The term GERD (gastroesophageal reflux disease) is often used to describe symptoms of heartburn. In a common scenario, food doesn’t digest because the stomach is lacking the proper pH/enzymes. The food begins rotting and pushes up into the esophagus which irritates the delicate tissue of the esophagus. This displaced stomach acid along with the undigested food causes the sensation of heartburn.
An interesting part of this scenario is that the valve at the bottom of the stomach will not open unless it has the proper pH which must be sufficiently acidic. Although heartburn feels like you have too much acid, increasing the pH to aid digestion is the best solution if it’s caught before damage has been done to the stomach.
If this produces a burning sensation, the sodium bicarbonate middle stomach acid protective lining may have already been damaged. When the lining is damaged, the body stops natural production of HCl (hydrochloric acid) to protect the stomach from further damage. This problem is usually the result of a pancreas that stops producing sodium bicarbonate.
The solution for this is to begin healing the pancreas with the help of special nutrition. The pancreas also produces the alkaline enzymes for the small intestines based on how much acid is in the stomach. One indication of a pancreas that is in trouble is burping or belching. If you have this symptom, I suggest getting it checked right away because your pancreas is one of your most valuable organs.
When the stomach lining has been broken down for so long that undigested food molecules are crossing over into the blood stream, the second line of immune defense (the white blood cells) become activated. Usually it takes years of poor digestion and stomach lining damage for leaky gut or intestinal hyperpermeability to develop. Fortunately we’ve found nutritional supplements that are usually very successful in helping to repair the gut lining. They are usually taken for support in addition to following strict nutritional guidelines. In my holistic chiropractic office, we also work with the nervous system to guide the rest of the repair process.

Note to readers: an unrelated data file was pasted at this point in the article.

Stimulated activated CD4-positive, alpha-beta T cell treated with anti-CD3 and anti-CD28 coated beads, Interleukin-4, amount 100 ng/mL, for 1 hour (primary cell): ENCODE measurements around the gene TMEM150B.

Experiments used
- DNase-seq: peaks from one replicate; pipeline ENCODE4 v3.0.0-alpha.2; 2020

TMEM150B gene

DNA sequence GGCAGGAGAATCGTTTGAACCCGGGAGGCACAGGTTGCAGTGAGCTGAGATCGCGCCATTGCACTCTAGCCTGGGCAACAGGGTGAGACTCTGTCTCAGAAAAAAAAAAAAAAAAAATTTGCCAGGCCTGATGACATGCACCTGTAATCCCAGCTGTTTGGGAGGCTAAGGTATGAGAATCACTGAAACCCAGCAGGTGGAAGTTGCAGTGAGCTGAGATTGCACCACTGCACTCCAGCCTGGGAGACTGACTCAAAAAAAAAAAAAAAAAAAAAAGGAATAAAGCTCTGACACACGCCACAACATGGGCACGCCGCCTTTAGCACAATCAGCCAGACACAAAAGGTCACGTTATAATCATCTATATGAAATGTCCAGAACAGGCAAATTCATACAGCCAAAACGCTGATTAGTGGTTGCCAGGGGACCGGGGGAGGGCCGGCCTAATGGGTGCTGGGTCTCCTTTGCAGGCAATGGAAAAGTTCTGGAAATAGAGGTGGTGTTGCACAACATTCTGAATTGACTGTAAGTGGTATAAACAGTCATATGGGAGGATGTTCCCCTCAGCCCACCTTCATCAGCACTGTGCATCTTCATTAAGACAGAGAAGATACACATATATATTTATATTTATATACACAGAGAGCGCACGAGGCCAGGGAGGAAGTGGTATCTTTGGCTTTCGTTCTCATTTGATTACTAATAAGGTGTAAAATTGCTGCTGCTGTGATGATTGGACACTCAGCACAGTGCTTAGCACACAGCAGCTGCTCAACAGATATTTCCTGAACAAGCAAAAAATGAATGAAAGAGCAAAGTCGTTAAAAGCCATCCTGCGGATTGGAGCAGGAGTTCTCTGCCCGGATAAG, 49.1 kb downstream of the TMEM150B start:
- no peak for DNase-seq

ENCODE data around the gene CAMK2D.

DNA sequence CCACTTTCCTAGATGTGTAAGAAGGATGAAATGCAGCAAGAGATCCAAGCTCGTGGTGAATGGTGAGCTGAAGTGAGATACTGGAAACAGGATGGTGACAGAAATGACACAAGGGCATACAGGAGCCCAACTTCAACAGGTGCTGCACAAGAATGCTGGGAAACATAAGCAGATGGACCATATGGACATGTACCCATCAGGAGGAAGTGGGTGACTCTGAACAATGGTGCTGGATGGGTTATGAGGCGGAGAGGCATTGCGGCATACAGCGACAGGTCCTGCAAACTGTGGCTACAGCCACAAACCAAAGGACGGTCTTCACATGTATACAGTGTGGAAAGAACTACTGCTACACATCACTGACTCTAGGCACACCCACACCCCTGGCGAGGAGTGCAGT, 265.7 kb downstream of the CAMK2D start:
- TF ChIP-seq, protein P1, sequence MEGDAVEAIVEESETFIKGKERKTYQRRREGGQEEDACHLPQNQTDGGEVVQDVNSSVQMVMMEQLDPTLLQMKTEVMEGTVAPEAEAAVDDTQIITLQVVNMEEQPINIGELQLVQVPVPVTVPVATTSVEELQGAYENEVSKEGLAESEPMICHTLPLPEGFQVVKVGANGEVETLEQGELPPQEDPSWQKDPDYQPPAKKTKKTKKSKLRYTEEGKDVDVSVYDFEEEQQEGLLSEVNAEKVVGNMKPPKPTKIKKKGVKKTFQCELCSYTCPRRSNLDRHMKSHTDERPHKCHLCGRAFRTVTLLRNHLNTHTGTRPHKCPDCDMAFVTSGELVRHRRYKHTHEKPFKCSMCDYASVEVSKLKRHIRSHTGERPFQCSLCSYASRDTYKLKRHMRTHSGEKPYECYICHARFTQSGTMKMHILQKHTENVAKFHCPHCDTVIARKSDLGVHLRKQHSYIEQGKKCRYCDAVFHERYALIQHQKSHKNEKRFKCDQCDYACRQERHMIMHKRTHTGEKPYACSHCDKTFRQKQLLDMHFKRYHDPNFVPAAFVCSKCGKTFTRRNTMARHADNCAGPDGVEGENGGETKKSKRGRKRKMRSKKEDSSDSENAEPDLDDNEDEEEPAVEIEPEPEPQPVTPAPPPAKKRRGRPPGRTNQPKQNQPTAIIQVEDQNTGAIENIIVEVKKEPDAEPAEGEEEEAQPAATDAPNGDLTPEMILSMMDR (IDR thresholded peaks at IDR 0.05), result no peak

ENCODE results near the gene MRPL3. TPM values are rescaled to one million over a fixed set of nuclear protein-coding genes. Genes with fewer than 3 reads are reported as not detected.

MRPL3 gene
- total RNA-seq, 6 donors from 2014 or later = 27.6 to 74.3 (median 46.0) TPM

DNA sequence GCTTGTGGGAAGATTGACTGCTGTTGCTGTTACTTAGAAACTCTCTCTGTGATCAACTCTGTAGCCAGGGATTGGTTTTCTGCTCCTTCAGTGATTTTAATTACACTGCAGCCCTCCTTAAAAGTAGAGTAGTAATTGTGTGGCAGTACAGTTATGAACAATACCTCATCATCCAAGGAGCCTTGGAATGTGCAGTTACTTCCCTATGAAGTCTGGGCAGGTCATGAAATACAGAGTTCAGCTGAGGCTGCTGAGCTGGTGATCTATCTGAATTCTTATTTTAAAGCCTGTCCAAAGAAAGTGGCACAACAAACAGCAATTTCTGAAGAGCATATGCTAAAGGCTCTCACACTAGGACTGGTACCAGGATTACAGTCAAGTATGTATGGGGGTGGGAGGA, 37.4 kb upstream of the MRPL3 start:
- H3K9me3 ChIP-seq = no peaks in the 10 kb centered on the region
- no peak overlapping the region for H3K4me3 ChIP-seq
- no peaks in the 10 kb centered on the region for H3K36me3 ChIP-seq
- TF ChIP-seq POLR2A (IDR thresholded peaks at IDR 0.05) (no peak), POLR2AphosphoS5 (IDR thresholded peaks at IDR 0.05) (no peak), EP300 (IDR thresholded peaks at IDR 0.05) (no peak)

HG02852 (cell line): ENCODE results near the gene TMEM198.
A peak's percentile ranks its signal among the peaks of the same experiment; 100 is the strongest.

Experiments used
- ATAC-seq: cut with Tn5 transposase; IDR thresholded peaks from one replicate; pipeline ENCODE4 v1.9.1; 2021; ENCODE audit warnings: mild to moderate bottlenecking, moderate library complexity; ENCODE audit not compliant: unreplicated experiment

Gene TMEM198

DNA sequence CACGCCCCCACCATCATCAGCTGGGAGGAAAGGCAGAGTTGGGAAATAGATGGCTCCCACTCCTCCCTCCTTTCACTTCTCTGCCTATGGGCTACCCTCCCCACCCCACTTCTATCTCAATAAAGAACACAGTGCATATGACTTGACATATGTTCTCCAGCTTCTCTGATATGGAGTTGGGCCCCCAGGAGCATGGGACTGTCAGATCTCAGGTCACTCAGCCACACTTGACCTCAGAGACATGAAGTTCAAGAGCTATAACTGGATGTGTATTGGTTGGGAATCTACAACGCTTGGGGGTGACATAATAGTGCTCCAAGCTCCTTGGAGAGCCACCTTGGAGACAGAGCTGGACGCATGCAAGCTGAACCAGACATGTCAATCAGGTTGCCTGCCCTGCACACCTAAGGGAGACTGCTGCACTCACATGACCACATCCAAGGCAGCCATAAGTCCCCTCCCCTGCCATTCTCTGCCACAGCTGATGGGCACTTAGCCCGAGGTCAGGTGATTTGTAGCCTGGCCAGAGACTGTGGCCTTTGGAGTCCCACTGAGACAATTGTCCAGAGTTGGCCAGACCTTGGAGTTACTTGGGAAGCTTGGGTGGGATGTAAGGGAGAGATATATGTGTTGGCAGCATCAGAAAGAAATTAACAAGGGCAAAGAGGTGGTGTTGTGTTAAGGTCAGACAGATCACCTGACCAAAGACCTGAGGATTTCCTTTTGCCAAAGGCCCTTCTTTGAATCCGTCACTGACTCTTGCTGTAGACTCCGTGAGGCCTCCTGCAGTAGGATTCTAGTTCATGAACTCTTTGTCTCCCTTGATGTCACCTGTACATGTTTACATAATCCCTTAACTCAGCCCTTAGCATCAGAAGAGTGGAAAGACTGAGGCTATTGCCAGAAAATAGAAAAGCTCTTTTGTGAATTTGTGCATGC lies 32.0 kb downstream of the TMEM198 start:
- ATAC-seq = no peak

Besides mechanical/structural problems, such as a hiatal hernia, the digestive system is affected by stress, diet, drugs, medication, smoking, alcoholism, a high refined-carbohydrate-sugar intake, antibiotics, steroids, radiation, environmental chemicals, and toxins. If you have impaired digestion, nutrients cannot be properly absorbed and utilized, eventually leading to other serious problems.
The medical world uses drugs to treat symptoms rather than addressing the cause. For example, many digestive symptoms are treated with proton pump inhibitor drugs that turn off the proton pump that produces stomach acid. The stomach isn’t the only system that utilizes proton pumps, yet proton pump inhibitor drugs will down regulate ALL of the pumps in the body. This is just one of the many reasons why I believe so strongly that natural treatments should be your treatment of choice. Come learn more about your amazing digestive system at our workshop on June 29.